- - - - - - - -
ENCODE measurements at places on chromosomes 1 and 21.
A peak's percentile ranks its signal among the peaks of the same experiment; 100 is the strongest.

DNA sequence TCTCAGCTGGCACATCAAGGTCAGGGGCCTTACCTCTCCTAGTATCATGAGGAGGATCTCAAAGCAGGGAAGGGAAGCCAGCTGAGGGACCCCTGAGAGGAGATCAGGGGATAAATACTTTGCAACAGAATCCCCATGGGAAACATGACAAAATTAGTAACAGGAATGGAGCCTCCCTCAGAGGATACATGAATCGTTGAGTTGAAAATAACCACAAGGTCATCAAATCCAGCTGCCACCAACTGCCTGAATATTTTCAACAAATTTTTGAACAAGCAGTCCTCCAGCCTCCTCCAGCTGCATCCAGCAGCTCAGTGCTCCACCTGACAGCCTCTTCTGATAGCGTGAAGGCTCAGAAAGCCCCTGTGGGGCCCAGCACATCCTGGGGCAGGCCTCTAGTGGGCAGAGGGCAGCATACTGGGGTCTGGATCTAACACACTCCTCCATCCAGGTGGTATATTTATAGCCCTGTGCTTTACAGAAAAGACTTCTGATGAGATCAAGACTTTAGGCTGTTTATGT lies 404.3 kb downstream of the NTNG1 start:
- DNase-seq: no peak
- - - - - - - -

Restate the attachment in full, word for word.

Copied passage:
ENCODE measurements at places on chromosomes 1 and 21.
A peak's percentile ranks its signal among the peaks of the same experiment; 100 is the strongest.

DNA sequence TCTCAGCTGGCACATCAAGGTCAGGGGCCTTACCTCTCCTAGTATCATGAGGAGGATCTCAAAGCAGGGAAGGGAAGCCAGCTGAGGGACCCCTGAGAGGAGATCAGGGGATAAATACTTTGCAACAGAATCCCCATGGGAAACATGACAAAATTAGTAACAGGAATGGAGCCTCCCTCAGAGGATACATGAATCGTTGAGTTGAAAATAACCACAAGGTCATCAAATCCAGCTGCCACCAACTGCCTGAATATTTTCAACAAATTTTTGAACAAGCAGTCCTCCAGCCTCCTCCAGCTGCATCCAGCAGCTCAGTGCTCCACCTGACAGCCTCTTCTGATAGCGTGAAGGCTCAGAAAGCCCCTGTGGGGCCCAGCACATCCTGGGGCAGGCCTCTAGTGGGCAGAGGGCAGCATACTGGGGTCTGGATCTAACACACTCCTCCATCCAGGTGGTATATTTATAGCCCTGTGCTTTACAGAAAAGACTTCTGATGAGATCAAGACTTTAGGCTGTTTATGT lies 404.3 kb downstream of the NTNG1 start:
- DNase-seq: no peak